TRI-Supported Researcher Inspired by Diabetes’ Toll on Family
Elvin Price, Pharm.D., Ph.D., grew up watching family members suffer and die from diabetes.
His great-grandmother, who lived next door to his boyhood home in rural Quincy, Florida, and his great-aunt and uncle and their children, who lived next door on the opposite side, all had diabetes. It was part of everyday life seeing them administer insulin and discarding the needles in biohazard boxes.
One day his great-grandmother dropped a log on her foot and developed a diabetic foot ulcer. Despite her efforts to treat it, the ulcer became infected and she went into a diabetic coma and died.
“All of those family members ultimately passed away as a result of their diabetes,” Price said.
He thought it was odd that diabetes had struck so many family members, but he didn’t begin to see the bigger picture until he was an Eagle Scout. As a community service, he parked cars at funerals, and he always asked about the deceased.
“Everyone always knew what the diagnosis was, and it was always something related to diabetes, heart disease or hypertension,” Price said. “It seemed to be concentrated out in that rural community, and that was motivation for me to become some type of scientist and help figure out how to get better outcomes for people in small rural communities.”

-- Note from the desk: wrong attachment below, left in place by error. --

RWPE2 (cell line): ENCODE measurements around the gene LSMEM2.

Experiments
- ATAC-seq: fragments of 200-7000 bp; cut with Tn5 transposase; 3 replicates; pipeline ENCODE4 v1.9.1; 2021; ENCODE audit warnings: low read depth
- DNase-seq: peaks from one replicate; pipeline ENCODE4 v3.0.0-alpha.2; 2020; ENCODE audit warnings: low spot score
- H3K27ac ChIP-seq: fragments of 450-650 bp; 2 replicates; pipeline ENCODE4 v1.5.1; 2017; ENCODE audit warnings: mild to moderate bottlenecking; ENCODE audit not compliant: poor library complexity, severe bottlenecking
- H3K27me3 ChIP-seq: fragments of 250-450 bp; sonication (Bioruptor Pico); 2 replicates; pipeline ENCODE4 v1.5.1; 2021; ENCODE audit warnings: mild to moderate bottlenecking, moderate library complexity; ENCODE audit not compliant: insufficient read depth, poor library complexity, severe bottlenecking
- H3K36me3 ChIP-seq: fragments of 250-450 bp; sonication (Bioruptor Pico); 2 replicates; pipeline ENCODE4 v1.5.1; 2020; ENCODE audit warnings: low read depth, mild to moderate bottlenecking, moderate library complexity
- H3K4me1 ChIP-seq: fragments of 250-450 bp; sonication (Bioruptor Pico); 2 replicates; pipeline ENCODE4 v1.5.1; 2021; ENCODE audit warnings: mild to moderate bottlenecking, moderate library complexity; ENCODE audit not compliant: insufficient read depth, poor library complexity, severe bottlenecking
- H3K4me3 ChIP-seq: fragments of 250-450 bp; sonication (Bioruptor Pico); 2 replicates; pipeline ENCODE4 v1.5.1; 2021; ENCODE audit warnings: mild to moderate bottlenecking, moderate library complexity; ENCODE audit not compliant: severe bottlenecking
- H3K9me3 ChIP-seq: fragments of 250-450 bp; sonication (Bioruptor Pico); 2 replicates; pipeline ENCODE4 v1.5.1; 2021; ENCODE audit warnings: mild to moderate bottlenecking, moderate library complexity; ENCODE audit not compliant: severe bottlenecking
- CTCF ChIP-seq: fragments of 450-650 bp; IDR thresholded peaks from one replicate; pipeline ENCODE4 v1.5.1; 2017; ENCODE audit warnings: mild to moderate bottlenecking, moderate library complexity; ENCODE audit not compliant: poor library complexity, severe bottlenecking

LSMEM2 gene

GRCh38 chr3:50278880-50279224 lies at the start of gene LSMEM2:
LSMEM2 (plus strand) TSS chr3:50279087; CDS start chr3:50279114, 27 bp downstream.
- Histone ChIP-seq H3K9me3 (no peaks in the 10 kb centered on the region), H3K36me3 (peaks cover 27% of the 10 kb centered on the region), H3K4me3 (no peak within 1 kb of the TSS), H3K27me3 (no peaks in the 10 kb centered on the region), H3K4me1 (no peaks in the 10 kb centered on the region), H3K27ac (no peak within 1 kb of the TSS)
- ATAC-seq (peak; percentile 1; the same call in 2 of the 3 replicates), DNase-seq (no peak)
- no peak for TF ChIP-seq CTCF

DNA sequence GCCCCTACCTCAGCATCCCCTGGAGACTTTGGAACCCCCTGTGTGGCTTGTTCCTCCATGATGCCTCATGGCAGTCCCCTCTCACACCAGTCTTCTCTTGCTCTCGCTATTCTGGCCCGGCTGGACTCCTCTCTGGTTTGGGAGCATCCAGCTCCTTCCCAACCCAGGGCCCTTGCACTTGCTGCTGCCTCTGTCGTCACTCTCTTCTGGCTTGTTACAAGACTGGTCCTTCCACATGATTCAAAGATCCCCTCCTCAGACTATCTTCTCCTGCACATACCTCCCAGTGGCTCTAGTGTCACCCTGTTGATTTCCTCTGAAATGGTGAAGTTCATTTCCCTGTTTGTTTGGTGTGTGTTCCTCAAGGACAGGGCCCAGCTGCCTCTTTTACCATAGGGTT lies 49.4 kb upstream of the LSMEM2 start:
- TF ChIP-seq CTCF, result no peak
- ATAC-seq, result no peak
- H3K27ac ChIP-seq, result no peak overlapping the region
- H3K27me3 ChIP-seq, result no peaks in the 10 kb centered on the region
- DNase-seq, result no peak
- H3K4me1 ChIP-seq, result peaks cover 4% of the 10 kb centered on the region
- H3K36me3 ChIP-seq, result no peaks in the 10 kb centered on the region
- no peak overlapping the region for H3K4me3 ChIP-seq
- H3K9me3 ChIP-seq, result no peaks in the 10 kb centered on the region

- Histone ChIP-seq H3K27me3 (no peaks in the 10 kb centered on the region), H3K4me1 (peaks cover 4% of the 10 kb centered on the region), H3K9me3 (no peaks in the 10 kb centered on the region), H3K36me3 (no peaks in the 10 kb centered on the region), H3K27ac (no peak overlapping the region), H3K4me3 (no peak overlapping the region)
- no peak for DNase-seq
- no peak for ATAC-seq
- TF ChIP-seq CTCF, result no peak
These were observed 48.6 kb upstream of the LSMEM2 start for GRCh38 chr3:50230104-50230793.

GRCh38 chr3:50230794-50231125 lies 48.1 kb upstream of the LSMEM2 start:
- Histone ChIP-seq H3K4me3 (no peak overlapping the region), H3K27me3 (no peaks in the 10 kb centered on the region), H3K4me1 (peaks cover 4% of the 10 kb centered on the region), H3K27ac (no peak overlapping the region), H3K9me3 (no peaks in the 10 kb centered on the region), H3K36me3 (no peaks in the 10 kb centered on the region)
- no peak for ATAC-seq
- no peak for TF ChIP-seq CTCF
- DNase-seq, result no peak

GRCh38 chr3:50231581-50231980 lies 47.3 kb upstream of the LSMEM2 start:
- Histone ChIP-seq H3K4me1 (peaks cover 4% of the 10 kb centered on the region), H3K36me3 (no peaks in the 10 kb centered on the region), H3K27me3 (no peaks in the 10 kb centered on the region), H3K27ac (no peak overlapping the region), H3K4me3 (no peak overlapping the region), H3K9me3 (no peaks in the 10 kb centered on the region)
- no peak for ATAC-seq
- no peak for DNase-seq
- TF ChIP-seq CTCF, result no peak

Today Price is a rising research star, having been selected by the UAMS Translational Research Institute to receive two years of salary support and research funding with a KL2 Mentored Career Development Award. By targeting certain nuclear receptor genes, Price hopes that his work will lead to more individualized treatments, ensuring that patients get the safest, most effective medicines for their particular cardiovascular condition.
“I think back on that initial motivation, which was seeing people suffering, seeing people asking for help,” he said. “It continues to inspire me because I know people need this.”